If you haven’t begun saving for retirement, you’re not alone. More than half of Americans have less than $10,000 saved for their golden years, according to a 2017 GOBankingRates study.
However, being so far behind in savings does not doom you to poverty. Even if you are relatively far along in your work life — maybe you’re 55, or even 60 — all is not lost. It still is possible to save $500,000 between now and the age of 70 or 75.
Let’s say you are starting today with nothing saved for retirement. Here is how much you must squirrel away to reach your goal of $500,000 over 15 years based on various rates of return for your investments:
Without a doubt, amassing that $500,000 in such a short time frame is going to be a challenge. But keep in mind that the S&P 500 has averaged an annual return of nearly 10 percent since 1928.
Of course, there are no guarantees the market will continue to rack up such large gains going forward. John Bogle — the founder of the Vanguard Group investment firm, and one of the most respected names in the world of investing — has estimated that returns are likely to be muted over the next decade, perhaps as low as 4 percent annually.
Others disagree. But in truth, you cannot control market return. On the other hand, you have much greater control over how much you save and spend.
Get started on your retirement nest egg
If you are just starting to invest for retirement, take the advice of Money Talks News founder Stacy Johnson. He urges you to skip those online retirement calculators and to avoid overthinking your savings plan. Instead, simply save and invest as much as you reasonably can:
At the end of the day, the amount we should all put aside for retirement is the most we can. You don’t need a calculator to tell you that’s the sole determinant of the quality of retirement you’ll have and when it will begin.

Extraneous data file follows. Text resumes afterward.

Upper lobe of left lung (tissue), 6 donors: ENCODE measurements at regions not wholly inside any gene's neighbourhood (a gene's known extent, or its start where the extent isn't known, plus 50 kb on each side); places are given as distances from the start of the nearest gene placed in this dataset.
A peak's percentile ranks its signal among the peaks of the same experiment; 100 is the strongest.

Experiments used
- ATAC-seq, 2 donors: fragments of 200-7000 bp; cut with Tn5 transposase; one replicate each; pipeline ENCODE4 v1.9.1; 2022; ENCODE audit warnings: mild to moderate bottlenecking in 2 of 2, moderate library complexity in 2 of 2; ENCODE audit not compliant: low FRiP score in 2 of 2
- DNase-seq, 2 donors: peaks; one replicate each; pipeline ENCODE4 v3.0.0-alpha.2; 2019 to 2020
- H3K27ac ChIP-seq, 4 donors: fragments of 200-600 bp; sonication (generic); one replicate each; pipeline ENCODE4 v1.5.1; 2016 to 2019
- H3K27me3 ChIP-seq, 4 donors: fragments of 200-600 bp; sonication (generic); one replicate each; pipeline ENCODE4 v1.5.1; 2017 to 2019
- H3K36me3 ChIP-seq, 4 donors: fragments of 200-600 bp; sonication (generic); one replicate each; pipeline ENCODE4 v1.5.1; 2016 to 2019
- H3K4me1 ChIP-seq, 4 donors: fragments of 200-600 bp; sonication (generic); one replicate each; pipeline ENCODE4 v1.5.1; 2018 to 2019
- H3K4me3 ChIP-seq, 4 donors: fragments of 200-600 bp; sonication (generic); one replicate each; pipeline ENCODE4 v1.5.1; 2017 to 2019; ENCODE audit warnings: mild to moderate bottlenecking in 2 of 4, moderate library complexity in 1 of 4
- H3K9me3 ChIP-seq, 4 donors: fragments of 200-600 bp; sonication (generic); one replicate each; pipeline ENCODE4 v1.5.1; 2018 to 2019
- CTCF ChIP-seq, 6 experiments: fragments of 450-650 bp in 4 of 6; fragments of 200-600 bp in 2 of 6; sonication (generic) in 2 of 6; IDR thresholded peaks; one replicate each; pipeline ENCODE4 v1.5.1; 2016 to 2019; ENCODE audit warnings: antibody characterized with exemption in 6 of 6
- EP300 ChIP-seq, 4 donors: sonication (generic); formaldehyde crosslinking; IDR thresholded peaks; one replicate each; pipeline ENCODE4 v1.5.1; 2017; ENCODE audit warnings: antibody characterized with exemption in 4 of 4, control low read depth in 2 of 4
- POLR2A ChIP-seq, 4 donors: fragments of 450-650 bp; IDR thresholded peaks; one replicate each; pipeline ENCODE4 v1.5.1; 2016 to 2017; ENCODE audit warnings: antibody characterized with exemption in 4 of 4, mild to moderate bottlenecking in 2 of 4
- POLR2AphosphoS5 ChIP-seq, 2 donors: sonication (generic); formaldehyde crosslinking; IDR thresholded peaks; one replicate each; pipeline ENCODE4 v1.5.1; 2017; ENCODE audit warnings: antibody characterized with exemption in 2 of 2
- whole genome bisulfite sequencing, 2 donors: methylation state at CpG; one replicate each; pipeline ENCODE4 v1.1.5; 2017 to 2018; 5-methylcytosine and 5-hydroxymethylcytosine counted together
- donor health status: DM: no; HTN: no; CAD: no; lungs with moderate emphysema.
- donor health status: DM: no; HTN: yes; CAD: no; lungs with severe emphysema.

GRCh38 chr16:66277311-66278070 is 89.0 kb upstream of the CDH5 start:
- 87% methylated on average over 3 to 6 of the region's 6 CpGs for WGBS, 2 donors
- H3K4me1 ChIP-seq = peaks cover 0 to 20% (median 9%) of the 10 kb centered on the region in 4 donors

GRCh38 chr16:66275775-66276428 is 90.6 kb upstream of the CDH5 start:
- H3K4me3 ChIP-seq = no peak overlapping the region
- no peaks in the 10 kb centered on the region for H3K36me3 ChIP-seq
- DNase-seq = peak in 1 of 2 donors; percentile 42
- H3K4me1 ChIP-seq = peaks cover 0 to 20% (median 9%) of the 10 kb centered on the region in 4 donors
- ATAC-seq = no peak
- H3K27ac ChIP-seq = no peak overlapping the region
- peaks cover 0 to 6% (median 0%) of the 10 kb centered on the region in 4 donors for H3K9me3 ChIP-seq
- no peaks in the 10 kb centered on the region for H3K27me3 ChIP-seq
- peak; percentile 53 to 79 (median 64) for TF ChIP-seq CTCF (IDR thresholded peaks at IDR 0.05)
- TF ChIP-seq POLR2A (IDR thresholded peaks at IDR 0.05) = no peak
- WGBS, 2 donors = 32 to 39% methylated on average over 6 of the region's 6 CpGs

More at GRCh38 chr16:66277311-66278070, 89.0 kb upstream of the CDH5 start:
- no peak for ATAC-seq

Of course, changing your saving habits will take time. Just as you can’t go from a couch potato to a marathoner in a few weeks, you need to gradually transition to your new, more financially responsible lifestyle.
In “Resolutions 2018: Save More Money Using 5 Fun Tricks,” we outline several ways that you can slowly add fuel to your savings strategy. One is known as the “52-week savings challenge.”
The idea is simple: Each week, save an amount of money based on the week of the year. So, the first week of the year, you put $1 aside; the second week, it’s $2; and the last week of the year, you save $52.
Obviously, you’ll need to supercharge this strategy if you hope to reach your goal in 15 years. But any step in the right direction is a good one. As the well-worn — but true — axiom goes, “A journey of 1,000 miles begins with a single step.”
If you are getting a late start, check out “Ask Stacy: How Do I Invest for Retirement Without Risk?” In this video, Stacy offers tips to investors in their 60s who are trying to build a nest egg while earning “decent returns without indecent risk.”
And if you doubt your ability to save — and need a little inspiration — read “How I Wiped Out $37,000 of Debt in One Year.”